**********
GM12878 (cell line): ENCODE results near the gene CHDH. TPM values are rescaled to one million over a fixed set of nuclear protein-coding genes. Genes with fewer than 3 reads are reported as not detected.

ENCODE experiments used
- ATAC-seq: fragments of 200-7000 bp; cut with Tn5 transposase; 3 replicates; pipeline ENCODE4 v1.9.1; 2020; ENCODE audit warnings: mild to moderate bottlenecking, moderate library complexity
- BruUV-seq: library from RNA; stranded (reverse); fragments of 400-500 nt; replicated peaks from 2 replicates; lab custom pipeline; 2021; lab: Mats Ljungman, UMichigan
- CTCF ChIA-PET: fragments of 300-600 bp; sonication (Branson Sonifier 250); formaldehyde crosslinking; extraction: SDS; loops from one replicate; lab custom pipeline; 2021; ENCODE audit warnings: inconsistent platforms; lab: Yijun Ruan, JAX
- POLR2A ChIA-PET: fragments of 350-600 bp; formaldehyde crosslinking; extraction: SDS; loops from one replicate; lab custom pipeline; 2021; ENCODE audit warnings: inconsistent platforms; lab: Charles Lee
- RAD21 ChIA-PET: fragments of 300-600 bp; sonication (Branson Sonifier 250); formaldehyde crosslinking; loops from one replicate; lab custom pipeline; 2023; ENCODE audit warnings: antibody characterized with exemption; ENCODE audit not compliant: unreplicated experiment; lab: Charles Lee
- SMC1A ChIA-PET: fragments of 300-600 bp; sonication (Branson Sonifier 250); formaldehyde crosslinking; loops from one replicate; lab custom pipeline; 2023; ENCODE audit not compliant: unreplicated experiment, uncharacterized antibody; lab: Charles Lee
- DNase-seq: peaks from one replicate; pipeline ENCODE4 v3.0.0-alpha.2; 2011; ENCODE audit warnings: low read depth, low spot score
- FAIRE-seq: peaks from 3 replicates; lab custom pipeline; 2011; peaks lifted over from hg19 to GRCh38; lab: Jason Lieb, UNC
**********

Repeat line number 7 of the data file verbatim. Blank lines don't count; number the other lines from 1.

- RAD21 ChIA-PET: fragments of 300-600 bp; sonication (Branson Sonifier 250); formaldehyde crosslinking; loops from one replicate; lab custom pipeline; 2023; ENCODE audit warnings: antibody characterized with exemption; ENCODE audit not compliant: unreplicated experiment; lab: Charles Lee